Air pollution is a global environmental problem, and the incidence, mortality, and socioeconomic burden of pulmonary diseases are expected to gradually increase. Among the various pulmonary disorders, chronic obstructive pulmonary disease (COPD) is the third leading cause of human death worldwide (Lozano et al., 2012; Guarascio et al., 2013; Barnes et al., 2015; Tachkov et al., 2017) and is characterized by chronic destructive changes in the airways and lung parenchyma that result in gas exchange disturbances (Barnes et al., 2015; Van Tho et al., 2015). Emphysema is a symptom of COPD and is defined as abnormal enlargement of the airspace caused by irreversible destruction of the alveolar walls (Horio et al., 2017). Several factors, including α1-antitrypsin deficiency, oxidative stress, aging, and chronic inflammation, are involved in the pathogenesis of emphysema (Gooptu et al., 2009; Barnes et al., 2015). As the pathologic mechanism, several causative factors such as cigarette smoking and air pollutants induce the activation of macrophages and neutrophils, leading to tissue destruction by producing reactive oxygen species and various proteases, such as neutrophil elastase and matrix metalloproteases (Sharafkhaneh et al., 2008; Barnes et al., 2015). Matrix degradation generates elastin fragments and further enhances inflammatory processes in the lungs through elastin fragment-mediated chemoattraction and autoimmunity (Lee et al., 2007; Sharafkhaneh et al., 2008). Several inhaled bronchodilators and anti-inflammatory agents, including anticholinergics, β2-adrenergic agonists, corticosteroids, antibiotics and antioxidants, have been used to treat emphysema/COPD (Celli, 2018). These medications can alleviate disease progression and show marginal but clinically significant benefits for patients with COPD (Celli, 2018). However, in most cases, these regimens offer only symptomatic relief and preservation of lung function. To date, there are no therapeutic options to completely reverse disease progression and cure emphysema. Therefore, it is necessary to develop novel therapeutics for the treatment or prevention of emphysema.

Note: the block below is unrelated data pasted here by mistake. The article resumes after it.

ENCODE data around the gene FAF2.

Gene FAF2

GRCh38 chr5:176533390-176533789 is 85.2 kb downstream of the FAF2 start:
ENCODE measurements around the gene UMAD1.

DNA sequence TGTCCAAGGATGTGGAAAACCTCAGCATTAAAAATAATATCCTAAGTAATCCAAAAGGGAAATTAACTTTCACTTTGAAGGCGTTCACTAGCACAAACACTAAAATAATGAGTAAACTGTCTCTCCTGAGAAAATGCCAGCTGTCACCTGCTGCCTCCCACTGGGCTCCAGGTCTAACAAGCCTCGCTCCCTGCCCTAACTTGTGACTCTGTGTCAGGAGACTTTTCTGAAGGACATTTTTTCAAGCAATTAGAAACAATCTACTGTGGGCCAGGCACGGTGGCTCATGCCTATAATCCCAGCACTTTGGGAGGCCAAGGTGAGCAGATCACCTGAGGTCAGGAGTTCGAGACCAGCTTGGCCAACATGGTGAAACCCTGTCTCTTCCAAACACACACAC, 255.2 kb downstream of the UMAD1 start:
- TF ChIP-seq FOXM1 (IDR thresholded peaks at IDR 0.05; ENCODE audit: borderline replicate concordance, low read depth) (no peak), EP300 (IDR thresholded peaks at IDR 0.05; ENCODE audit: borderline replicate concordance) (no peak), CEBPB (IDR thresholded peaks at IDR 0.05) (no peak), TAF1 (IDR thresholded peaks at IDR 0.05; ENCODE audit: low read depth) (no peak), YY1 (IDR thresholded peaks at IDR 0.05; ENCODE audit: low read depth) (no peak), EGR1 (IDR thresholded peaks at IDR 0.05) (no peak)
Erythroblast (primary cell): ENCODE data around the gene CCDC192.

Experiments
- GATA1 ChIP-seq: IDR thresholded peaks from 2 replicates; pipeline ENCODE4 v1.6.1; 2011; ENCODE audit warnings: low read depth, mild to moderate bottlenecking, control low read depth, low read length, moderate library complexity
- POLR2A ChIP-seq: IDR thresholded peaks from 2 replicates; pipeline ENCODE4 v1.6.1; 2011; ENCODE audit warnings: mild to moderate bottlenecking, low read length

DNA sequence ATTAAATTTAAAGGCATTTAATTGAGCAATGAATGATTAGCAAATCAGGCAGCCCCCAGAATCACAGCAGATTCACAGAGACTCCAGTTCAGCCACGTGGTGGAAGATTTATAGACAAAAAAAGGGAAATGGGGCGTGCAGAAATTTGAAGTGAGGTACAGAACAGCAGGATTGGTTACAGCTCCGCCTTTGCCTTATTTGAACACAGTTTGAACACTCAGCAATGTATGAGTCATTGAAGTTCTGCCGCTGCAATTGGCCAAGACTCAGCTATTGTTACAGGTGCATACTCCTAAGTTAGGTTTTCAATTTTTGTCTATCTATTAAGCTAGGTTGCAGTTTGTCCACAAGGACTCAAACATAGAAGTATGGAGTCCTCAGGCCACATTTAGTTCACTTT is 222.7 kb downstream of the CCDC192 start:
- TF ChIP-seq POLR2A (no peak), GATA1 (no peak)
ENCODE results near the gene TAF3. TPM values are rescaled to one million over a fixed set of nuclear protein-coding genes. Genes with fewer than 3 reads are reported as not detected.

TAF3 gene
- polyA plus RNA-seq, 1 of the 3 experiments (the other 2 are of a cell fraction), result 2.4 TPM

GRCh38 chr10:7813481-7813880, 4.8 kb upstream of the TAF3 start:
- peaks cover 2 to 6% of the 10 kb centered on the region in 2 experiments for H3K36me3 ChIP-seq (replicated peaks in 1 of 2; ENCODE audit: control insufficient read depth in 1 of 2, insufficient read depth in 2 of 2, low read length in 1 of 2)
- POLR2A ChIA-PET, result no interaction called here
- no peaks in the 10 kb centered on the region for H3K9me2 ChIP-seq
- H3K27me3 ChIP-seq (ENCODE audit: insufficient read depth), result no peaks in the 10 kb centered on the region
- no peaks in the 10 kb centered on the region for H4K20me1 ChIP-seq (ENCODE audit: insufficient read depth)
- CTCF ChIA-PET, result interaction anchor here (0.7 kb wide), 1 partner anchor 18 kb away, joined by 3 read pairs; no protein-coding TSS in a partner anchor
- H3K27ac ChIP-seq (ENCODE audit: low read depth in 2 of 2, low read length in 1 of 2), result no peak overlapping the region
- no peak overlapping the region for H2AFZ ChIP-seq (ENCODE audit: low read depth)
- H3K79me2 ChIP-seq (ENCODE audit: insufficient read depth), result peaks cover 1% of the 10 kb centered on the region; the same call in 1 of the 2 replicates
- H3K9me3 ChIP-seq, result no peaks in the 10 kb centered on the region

Previous reports have suggested the role of adenosine-mediated signaling in the maintenance of homeostasis in the lungs by regulating defense against injury and regeneration, indicating the association of adenosine-mediated signaling with chronic pulmonary disorders such as asthma and COPD (Zhou et al., 2009). Adenosine transduces signals through one of four G protein-coupled adenosine receptors (A1AR, A2AAR, A2BAR, and A3AR). Of these, the adenosine A3 receptor (A3AR) is the only adenosine receptor subtype to be overexpressed in inflammatory and cancer cells and is considered a target for the development of therapeutic agents for inflammation and cancer (Borea et al., 2015). Previous reports have demonstrated the involvement of A3AR in several pathophysiological conditions, and depending on the experimental system, A3AR has displayed conflicting roles in the regulation of ischemic conditions, inflammation, and tumor growth (Borea et al., 2015). The affinity and expression density of A3AR were significantly altered in lung tissues from patients with COPD, which were correlated with pulmonary function in matched patients (Varani et al., 2006). In addition, experimental models have demonstrated that A3AR signaling upregulates inflammation, eosinophil trafficking, degranulation of mast cells, and mucus secretion, suggesting that blockade of A3AR might be beneficial for relieving airway inflammation (Polosa and Blackburn, 2009). Considering the association of chronic inflammation with the pathogenesis of COPD, it is possible that blockade of A3AR can alleviate emphysema/COPD; however the precise roles of A3AR signaling in emphysema remain to be elucidated, and the potential of adenosine A3 receptor agonists as therapeutic or preventive agents in emphysema/COPD has not been investigated thoroughly.